So we are trying to transmute our old application platform into a cloud-native platform. We looked at Pulumi for standing up our infrastructure using our favorite programming language. However, where are we going to store the actual code for our application and infrastructure?
Using Git, but which Git?
By now, everyone should know that git is the source code management (SCM) of choice in today’s world. It’s open source and amazing when we are talking about version control. However, most of us don’t want to host our own git repositories. I mean, you can, but a home grown solution can be painful.
Now I know that most people will think GitHub when it comes to managed git repos. It makes sense, after all, they reported 100M repositories back in 2018. However, as I have mentioned before, I am a fan of the underdog.
While GitHub is a favorite of mine (you can even see my repos here), it isn’t my preferred git SCM. For one, GitHub isn’t open source. We all know my feelings about open source technology. I am 100% in favor of it. That’s not to say that I won’t use closed source technology, but if there is an open source alternative that does what I need, I will go the OSS route. That’s not to say that GitHub is bad. If it works for your organization, go for it. However, they do appear to have fallen out of favor recently with the open source community as seen in this blog post from the Software Freedom Conservancy.
GitLab, the Open Source DevOps platform.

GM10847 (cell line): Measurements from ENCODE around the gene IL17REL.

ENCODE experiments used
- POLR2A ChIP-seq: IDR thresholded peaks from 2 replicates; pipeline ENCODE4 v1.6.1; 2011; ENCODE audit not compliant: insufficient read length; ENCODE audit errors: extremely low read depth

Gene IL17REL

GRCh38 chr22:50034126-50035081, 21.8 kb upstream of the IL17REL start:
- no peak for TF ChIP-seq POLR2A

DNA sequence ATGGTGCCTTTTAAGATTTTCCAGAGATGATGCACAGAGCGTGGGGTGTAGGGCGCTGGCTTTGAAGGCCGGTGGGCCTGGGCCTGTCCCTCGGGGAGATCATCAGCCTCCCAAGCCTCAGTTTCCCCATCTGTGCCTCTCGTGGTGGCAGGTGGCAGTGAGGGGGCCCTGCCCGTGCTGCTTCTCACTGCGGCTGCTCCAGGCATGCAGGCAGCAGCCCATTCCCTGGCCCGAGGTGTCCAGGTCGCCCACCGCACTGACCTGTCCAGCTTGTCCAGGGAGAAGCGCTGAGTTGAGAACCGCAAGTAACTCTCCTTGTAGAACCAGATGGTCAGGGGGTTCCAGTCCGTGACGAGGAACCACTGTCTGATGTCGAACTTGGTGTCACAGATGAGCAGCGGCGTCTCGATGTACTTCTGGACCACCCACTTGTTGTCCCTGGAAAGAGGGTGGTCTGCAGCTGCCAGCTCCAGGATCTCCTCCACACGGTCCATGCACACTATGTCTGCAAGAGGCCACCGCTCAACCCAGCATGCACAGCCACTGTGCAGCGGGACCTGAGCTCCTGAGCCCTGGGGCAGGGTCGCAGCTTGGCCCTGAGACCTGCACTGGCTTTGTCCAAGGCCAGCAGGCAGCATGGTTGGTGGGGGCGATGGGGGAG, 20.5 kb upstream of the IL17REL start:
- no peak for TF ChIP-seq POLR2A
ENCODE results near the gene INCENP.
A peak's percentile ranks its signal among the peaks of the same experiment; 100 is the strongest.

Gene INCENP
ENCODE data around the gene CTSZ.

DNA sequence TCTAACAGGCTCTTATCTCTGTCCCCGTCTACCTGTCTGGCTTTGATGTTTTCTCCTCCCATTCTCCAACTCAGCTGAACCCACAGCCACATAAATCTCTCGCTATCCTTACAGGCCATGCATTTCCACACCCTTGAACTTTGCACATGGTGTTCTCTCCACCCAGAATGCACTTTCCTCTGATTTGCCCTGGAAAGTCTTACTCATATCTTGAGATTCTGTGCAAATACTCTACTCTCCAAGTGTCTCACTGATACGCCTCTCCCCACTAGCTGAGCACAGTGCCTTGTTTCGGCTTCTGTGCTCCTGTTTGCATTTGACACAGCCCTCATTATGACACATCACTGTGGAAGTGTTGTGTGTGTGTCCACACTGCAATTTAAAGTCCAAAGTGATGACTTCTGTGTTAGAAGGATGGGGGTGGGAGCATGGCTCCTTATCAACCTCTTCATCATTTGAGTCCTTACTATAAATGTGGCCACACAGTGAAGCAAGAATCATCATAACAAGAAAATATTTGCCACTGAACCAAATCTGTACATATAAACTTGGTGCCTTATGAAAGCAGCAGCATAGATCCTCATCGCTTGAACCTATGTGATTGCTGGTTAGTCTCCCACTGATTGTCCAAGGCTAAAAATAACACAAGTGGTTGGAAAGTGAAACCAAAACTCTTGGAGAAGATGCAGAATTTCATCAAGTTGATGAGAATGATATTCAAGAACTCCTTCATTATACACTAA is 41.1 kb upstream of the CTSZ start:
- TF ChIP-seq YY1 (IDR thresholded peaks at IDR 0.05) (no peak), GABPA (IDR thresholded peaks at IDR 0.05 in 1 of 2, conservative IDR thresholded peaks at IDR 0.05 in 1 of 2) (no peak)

GitLab is a bit of an underdog but it is also amazing! For one, it is open source, they even have the FOSS version without the proprietary components and encourage community contributions. However, it’s more than just a place to store code.
GitLab also does GitOps well. What are GitOps? I often see it as the next evolution of DevOps. It takes all of the best practices of DevOps but uses git as the source of truth. GitLab, as a SCM, can handle code, merge requests, and continuous integration. When it comes to deployment, GitLab has a Runner feature that can handle you CI/CD functionality. Having a built in CI/CD pipeline can be a game changer.
While there are many great CI/CD pipelines out there, I like GitLab’s due to the open source nature of the product and that it comes with a lot of orchestration features built-in, not relying heavily on third-party plugins to perform CI/CD tasks. I do wish that they would integrate Tekton more into it but judging from this issue, it looks like it’s a work in progress.
I should also mention that they are a public company. Not just public in the sense of being on the NYSE (though they are) but they also have a public issue tracker and their OKRs are public. They also integrate well with Pulumi so that helps with the Cloud Alchemy methodology.
Now are there downsides? Sure. For one, it isn’t as popular as GitHub so you may not see as many integrations out there. It also lacks the backing of a large corporation like GitHub has from Microsoft so there is room for the argument that maybe they don’t develop as fast.
I also find it interesting that despite it’s open source nature, it isn’t more embraced by the open source community. I suspect that could change in the future with some recent CoPilot controversies. I know that I personally have to mirror many of my repos onto GitHub just to ensure that it will get seen.
Now you might be saying “this is fine and dandy Jay but what about the code? Are you gonna show me how to use it?”. The answer is “of course!” I have been backlogged lately but I will be sharing everything in this new GitLab group dedicated to Cloud Alchemy. I hope to have an update by August 2022 so stay tuned!